The Art of Unit Testing: with Examples in .NET

Author: Roy Osherove
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by anonymous   2018-03-19

Why do we need to have automated unit testing? How effective is it?

Automated unit testing is very valuable first and foremost because it is automatable (normally, we only consider it a 'unit test' when it is automatable). As the size of an application grows, manually testing the whole application may take hours or even weeks. Even testing just a small part of an application takes time and is error-prone. Unless you are autistic, you will not be able to focus on performing each manual test 100% correctly if you have to do it over and over dozens of times.

In Agile development, we operate with the concept of Rapid Feedback: the sooner you can get feedback about what you did was right or wrong, the more effective you can be. We all make mistakes, but it is a lot less expensive to discover and fix a mistake thirty seconds after it was made, than several days or weeks later. That is why automated testing is so important.

While you can do automated testing on many levels, unit testing is the most efficient type to implement. It may be the most difficult testing discipline to understand and master, but it is much more robust than any other type of testing.

If I want to start doing automated unit testing. Where should I start from? (have heard about nunit)

First of all, you need to learn some unit testing basics. Roy Osherove's book The Art of Unit Testing is a good introduction.

When it comes to frameworks, NUnit has been around for a long time, but it has some inherent issues.

If you already have Visual Studio Professional or Team System, there's a built-in unit testing framework commonly known as MSTest. Most people dislike this framework, but personally, I find it quite adequate. The IDE integration works well, but the API could be better.

If you are looking for a free, open source unit testing framework, I would recommend xUnit.net, which is a much more modern framework.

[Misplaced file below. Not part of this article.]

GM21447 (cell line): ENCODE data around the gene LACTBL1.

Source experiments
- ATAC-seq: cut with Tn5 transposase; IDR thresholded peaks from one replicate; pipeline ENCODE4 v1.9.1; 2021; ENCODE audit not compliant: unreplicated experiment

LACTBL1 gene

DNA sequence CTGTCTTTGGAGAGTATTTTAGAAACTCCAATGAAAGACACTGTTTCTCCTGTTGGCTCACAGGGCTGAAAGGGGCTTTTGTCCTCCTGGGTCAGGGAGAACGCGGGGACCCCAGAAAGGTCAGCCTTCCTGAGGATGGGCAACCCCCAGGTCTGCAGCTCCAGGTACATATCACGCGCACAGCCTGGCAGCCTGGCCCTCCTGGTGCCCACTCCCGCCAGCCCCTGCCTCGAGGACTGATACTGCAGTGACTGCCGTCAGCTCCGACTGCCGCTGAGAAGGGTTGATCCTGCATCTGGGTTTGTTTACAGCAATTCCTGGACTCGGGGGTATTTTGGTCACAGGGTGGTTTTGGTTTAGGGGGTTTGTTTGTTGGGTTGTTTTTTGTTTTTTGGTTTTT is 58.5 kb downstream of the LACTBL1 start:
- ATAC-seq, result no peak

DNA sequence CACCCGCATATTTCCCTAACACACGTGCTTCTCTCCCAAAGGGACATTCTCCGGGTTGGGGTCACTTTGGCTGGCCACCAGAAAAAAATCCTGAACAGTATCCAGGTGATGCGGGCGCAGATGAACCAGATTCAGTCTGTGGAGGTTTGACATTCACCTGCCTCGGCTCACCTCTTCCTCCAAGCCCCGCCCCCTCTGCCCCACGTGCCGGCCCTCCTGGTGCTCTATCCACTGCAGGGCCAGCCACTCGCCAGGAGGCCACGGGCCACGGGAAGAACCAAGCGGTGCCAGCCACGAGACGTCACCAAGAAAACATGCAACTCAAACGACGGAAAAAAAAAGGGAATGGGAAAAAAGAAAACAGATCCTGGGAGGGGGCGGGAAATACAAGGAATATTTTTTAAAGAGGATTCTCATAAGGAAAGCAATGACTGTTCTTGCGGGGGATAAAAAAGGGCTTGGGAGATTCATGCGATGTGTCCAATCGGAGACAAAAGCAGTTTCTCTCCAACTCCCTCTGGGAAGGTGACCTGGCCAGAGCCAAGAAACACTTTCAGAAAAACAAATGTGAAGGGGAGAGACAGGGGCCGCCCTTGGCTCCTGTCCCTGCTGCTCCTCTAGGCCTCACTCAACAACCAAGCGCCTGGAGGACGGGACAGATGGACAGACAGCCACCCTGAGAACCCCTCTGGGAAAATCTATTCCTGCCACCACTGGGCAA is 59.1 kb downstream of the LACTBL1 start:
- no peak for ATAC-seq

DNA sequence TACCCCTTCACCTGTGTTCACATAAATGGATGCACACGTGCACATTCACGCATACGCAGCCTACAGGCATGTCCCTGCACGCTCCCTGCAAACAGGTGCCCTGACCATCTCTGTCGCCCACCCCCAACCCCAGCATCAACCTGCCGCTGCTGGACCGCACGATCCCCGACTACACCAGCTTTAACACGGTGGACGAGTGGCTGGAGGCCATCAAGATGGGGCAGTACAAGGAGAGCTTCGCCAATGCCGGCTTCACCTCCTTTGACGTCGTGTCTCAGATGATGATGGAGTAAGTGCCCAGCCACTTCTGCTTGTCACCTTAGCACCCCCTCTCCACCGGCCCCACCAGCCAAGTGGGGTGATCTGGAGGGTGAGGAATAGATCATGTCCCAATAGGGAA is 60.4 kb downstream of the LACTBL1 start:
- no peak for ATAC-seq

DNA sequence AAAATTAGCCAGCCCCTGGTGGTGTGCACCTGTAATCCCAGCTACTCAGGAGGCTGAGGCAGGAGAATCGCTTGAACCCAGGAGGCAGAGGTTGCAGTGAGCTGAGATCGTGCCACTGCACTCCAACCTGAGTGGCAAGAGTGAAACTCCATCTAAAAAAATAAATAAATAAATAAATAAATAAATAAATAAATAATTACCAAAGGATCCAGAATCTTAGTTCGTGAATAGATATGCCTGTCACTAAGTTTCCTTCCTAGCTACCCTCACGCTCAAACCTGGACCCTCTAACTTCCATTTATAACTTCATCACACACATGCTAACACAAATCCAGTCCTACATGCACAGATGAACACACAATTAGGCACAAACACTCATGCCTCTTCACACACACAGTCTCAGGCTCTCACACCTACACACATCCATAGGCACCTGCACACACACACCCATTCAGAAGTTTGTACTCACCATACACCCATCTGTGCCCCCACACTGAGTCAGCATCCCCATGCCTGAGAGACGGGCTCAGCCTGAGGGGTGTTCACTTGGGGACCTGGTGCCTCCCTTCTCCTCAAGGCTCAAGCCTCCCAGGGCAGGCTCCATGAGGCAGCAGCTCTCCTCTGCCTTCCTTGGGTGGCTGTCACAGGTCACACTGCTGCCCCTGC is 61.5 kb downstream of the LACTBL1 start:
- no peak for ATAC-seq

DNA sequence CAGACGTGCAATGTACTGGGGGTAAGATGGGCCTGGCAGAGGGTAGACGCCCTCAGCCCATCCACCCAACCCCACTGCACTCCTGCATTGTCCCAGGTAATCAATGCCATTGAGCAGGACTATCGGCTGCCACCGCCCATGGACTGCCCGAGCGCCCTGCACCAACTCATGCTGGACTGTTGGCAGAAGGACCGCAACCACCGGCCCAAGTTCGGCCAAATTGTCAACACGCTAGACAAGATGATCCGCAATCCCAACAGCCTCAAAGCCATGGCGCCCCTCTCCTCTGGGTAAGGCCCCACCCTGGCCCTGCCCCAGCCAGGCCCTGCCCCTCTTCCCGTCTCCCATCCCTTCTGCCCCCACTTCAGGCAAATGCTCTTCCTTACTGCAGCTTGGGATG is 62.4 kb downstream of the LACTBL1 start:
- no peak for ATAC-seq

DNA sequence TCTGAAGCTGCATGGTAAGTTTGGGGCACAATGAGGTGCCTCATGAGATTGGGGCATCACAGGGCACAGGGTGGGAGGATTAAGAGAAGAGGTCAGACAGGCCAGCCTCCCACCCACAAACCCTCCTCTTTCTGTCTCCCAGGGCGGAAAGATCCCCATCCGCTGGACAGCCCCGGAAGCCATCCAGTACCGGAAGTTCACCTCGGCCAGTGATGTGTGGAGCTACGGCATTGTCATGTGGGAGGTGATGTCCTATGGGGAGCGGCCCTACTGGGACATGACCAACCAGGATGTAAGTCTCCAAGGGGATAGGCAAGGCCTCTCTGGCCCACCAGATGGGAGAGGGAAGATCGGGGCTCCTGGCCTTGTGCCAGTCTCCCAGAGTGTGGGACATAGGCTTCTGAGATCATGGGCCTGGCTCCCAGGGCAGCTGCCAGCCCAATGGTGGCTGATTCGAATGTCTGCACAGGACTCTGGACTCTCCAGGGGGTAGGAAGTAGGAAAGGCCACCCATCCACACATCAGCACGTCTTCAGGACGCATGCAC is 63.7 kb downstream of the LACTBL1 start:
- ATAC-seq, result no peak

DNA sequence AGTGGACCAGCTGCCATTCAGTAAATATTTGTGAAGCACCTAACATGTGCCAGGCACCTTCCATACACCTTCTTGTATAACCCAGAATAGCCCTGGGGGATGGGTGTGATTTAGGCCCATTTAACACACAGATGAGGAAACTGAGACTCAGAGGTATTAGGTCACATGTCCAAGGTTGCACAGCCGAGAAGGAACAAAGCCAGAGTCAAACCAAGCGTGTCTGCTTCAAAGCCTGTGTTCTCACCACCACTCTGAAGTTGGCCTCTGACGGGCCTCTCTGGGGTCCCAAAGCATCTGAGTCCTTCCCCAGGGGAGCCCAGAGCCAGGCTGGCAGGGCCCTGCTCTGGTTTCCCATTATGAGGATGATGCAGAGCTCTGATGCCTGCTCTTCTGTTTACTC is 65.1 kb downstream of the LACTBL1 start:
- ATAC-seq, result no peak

Do I need to keep anything in mind when designing my classes to facilitate automated unit testing?

Yes, each class should be able to be used in isolation. This can be very hard to do by up-front design, or if you are trying to retrofit unit tests onto existing code, but should come more or less naturally if you adopt Test-Driven Development (TDD).

Does C# have an in-built support for automated unit testing?

No, C# is just a language, but as I mentioned above, certain versions of Visual Studio has MSTest.

Can we also test GUI with automated unit testing or is it just business logic?

Unit testing GUI tends to be very brittle (that is, test maintainance is very high), so is generally not a good idea.

However, there are many design patterns that can help you extract all GUI logic into testable classes: Modev-View-Controller, Model-View-Presenter, Application Controller, Model-View-ViewModel, etc.

You can perform automated tests of an entire application via such interfaces, bypassing only the GUI rendering part. Such tests are called Subcutaneous Tests, but are considered Integration Tests, not unit tests.

Have heard about mocking frameworks. Are they also for unit testing?

Dynamic mock libraries are only for unit testing.

Some good and popular ones are

by anonymous   2017-08-20

I'd suggest you to read 'The Art of Unit Testing', by Roy Osherove. I strongly recommend you to read Parts 1 and 4.

Although focused on Unit Testing (duh) there are some well-explained concepts that really helped me to understand better the world of testing. It's not a complicated / boring book, I enjoyed reading it even without any previous testing knowledge. Hope you enjoy it too.

Rgds

by anonymous   2017-08-20

About unit testing here is very good book: http://www.amazon.com/Art-Unit-Testing-Examples-Net/dp/1933988274

by anonymous   2017-08-20

The Astels book is a solid introduction, Beck's book is good on the underlying concepts, Lasse Koskela has a newish one (Test Driven: TDD and Acceptance TDD for Java Developers). Osherove's book, as he says, is about Unit Testing, rather than TDD. I'm not sure that the Pragmatics' TDD book has aged as well as their original book.

Most everything is Java or C#, but you should be able to figure it out yourself.